God continues to give the people of Israel more laws today. These laws were meant to control human behavior both as an offender and an victim. It is human nature to be selfish and to use and/or hurt others for personal gain. Likewise it is human nature to want to get revenge on someone who has used or hurt us. The purpose of all these laws is twofold. First, they are intended to control our normal behavior. Of course, this assumes that we follow them which we aren’t apt to do. Second, the law was issued to show us just how evil we are. If the law demonstrated how we were supposed to behave then who could ever say they were good enough to enter heaven? No one. That is the point. The real goal of the law was to lead us to Christ because the law would demonstrate that we have absolutely no way of entering heaven based on our actions. The only way to heaven is through faith in Jesus Christ’s death on the cross.
We read an often quoted passage in the Bible today. Exodus 21:23-25 is the famous “eye for an eye” passage that, for some reason, non believers love to mis-apply. I know. I used to mis-apply it myself. First of all, this verse is not telling anyone to inflict bodily harm on anyone. This verse is also not demanding anyone to seek revenge. What this verse is saying is we are not to seek out compensation that exceeds the loss that we incurred. If we have lost $1,000 we are only to recover $1,000. We are not to seek any more than that. If someone steals our car, they must pay us back a car and nothing more. I can only wonder what our litigious country would be like if our judicial system showed some restraint and instead of catering to our human desire for revenge instead acted in true leadership fashion and limited such desire. But rather than acknowledge human imperfection our government instead indulges it.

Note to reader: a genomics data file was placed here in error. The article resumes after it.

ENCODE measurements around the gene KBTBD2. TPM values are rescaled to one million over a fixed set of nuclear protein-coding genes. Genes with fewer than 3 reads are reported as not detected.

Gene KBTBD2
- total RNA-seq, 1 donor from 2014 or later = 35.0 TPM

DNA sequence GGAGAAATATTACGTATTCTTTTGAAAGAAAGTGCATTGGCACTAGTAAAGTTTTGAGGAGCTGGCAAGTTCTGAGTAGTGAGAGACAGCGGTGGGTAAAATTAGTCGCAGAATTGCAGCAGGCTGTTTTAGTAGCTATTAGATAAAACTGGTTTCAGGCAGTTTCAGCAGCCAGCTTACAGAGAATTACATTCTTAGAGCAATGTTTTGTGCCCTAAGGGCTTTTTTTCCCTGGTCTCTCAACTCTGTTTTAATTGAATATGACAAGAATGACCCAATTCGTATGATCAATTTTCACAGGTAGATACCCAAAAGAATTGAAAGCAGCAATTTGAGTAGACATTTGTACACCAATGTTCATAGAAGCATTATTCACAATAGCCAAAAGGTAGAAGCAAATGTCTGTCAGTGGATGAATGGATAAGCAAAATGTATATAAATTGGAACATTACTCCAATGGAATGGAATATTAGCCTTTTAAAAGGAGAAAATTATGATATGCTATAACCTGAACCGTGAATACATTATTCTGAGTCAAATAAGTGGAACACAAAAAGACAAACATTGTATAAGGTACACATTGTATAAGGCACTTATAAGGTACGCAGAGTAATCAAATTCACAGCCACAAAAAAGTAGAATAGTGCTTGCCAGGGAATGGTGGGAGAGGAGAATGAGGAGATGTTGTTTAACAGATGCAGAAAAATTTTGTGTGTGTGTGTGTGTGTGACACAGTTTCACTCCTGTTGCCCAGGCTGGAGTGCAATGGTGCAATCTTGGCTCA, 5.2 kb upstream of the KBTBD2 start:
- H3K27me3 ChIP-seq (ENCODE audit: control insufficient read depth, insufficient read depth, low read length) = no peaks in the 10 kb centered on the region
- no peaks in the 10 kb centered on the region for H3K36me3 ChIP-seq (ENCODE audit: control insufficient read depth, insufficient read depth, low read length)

There are some situations where God tells the offender to pay back more than was taken (e.g. Exodus 22:1) which would seem to contradict this principle. But meditation on these passages would reveal that in these cases the victim lost more than simply property. Someone’s ox was not just an ox but a means to support oneself. Without an ox the victim could not plow his field. Which means he could not harvest. Which means he could not sell his crops. Which means he would have lost not only an ox but income and would possibly not have been able to support his family.